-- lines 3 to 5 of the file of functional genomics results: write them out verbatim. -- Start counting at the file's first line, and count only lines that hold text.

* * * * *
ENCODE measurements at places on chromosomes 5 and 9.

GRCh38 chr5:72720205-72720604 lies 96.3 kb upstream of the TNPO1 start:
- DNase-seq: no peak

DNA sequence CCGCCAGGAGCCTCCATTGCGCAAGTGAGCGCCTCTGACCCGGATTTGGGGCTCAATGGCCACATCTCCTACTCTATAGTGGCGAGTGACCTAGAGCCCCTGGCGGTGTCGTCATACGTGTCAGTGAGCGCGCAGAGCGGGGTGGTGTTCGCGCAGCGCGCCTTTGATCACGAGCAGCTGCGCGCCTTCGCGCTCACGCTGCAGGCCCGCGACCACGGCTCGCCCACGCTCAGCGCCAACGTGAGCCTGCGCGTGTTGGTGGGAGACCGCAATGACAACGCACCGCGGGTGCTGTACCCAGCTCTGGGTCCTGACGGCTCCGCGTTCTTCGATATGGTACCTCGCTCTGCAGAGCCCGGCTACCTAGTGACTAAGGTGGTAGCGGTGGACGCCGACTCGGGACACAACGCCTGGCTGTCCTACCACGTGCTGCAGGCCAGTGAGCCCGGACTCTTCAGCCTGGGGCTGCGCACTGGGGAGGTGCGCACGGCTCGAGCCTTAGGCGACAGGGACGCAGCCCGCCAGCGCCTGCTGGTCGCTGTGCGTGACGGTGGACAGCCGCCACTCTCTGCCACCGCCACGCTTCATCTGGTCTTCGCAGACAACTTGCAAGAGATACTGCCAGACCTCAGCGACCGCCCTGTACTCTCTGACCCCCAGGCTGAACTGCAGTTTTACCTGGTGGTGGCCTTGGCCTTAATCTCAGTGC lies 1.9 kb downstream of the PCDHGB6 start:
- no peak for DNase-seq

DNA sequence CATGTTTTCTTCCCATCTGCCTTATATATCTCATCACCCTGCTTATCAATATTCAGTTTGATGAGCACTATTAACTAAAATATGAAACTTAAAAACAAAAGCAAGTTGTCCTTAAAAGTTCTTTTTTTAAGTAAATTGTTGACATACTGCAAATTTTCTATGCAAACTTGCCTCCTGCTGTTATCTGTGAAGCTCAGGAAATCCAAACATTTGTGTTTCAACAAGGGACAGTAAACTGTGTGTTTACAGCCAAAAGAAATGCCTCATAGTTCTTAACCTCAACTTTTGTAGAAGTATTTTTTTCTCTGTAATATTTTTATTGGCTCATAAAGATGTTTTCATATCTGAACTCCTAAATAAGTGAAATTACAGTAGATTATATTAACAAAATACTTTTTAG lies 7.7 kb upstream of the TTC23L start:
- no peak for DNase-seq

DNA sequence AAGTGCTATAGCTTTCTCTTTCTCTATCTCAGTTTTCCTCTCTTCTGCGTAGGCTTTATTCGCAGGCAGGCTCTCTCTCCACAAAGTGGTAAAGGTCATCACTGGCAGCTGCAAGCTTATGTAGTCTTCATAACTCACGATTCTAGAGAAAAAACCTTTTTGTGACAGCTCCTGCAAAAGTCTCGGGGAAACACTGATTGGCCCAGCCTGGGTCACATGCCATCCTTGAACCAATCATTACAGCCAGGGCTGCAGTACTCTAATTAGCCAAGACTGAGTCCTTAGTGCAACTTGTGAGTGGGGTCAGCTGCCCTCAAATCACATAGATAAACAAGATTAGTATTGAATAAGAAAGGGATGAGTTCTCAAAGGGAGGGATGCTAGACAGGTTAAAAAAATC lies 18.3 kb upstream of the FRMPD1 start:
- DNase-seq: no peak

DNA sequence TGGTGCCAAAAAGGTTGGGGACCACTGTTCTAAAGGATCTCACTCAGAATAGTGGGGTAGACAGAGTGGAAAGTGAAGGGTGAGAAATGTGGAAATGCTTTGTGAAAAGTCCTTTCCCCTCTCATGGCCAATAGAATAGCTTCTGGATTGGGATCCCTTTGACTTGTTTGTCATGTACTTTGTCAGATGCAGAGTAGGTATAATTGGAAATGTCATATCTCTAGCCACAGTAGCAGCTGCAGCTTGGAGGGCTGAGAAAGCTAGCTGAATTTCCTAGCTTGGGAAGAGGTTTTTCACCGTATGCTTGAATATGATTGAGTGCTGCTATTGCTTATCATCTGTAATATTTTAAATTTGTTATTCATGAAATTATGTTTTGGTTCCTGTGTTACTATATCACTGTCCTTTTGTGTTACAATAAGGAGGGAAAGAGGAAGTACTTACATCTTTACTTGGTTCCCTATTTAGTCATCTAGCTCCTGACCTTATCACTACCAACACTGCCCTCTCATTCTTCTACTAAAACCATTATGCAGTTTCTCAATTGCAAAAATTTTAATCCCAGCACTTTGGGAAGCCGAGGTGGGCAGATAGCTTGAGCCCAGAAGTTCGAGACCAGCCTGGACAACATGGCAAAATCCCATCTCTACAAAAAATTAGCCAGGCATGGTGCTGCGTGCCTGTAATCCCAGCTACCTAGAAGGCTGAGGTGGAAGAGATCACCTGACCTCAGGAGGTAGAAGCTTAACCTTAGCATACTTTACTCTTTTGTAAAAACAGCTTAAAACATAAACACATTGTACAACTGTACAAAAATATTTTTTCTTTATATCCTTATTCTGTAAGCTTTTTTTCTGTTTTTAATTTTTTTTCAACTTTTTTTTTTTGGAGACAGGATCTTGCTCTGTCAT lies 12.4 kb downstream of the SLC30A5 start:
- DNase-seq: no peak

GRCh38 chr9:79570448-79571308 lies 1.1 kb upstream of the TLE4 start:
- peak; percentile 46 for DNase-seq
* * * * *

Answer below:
- DNase-seq: no peak

DNA sequence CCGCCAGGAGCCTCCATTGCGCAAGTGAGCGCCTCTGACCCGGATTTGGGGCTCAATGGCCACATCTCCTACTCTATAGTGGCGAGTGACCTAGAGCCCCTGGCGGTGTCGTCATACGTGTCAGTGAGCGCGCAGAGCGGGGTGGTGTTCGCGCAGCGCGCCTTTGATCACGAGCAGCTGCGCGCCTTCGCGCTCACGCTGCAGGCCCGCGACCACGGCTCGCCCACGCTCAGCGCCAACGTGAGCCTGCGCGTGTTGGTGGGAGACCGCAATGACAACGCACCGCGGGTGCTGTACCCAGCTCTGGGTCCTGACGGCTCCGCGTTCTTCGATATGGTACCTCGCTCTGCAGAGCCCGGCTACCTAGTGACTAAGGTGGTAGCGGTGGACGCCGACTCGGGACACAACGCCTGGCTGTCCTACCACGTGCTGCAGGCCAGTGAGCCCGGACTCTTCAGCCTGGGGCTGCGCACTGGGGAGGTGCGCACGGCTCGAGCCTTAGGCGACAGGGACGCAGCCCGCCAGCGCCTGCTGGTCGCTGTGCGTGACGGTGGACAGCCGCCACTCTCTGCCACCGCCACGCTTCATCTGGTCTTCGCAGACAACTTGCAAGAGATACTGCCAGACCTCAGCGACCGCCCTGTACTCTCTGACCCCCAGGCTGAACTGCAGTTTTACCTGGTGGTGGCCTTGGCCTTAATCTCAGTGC lies 1.9 kb downstream of the PCDHGB6 start:
- no peak for DNase-seq